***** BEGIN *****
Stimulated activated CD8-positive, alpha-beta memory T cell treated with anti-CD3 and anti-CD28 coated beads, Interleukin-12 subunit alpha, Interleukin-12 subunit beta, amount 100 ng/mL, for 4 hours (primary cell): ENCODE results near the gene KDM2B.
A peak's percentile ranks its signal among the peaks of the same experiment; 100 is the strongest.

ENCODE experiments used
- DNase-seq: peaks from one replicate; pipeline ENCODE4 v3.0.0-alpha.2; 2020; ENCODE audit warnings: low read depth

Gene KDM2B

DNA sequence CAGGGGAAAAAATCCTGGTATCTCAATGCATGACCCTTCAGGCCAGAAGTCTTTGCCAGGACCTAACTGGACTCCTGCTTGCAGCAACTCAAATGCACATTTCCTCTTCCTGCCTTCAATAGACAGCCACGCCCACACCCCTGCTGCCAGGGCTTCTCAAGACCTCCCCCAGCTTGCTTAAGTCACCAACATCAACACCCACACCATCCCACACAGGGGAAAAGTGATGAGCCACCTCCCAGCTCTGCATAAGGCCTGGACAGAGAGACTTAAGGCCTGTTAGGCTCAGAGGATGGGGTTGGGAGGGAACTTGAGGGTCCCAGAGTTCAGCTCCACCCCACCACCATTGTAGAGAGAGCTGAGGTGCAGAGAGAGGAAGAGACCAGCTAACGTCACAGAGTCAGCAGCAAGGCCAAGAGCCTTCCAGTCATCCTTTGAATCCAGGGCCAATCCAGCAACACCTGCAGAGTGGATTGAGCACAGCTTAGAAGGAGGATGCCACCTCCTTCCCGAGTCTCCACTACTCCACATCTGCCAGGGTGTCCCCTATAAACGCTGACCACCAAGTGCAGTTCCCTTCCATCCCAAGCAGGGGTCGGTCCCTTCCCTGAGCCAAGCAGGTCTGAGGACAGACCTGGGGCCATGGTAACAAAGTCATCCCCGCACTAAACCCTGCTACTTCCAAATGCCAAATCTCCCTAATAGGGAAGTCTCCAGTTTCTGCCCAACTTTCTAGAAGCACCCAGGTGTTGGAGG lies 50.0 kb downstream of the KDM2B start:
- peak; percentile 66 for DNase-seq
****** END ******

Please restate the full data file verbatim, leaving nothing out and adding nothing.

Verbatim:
Stimulated activated CD8-positive, alpha-beta memory T cell treated with anti-CD3 and anti-CD28 coated beads, Interleukin-12 subunit alpha, Interleukin-12 subunit beta, amount 100 ng/mL, for 4 hours (primary cell): ENCODE results near the gene KDM2B.
A peak's percentile ranks its signal among the peaks of the same experiment; 100 is the strongest.

ENCODE experiments used
- DNase-seq: peaks from one replicate; pipeline ENCODE4 v3.0.0-alpha.2; 2020; ENCODE audit warnings: low read depth

Gene KDM2B

DNA sequence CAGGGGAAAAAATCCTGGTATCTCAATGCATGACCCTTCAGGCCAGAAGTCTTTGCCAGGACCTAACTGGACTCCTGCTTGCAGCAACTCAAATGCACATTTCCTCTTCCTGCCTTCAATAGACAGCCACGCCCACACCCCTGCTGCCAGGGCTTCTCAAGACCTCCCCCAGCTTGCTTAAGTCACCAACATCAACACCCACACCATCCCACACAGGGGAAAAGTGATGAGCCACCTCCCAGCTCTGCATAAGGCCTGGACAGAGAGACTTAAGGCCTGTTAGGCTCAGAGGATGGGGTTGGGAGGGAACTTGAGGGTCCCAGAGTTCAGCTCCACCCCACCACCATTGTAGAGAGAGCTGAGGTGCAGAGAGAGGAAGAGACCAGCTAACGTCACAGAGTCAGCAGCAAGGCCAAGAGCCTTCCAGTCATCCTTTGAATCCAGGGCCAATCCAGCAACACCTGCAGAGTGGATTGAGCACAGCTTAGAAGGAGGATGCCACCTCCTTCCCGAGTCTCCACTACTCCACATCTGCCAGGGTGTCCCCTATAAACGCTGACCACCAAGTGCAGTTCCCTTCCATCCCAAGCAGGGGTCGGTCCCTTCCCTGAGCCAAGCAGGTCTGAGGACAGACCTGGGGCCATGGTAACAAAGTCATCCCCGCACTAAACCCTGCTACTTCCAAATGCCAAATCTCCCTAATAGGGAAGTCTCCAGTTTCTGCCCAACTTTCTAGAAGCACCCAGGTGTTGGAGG lies 50.0 kb downstream of the KDM2B start:
- peak; percentile 66 for DNase-seq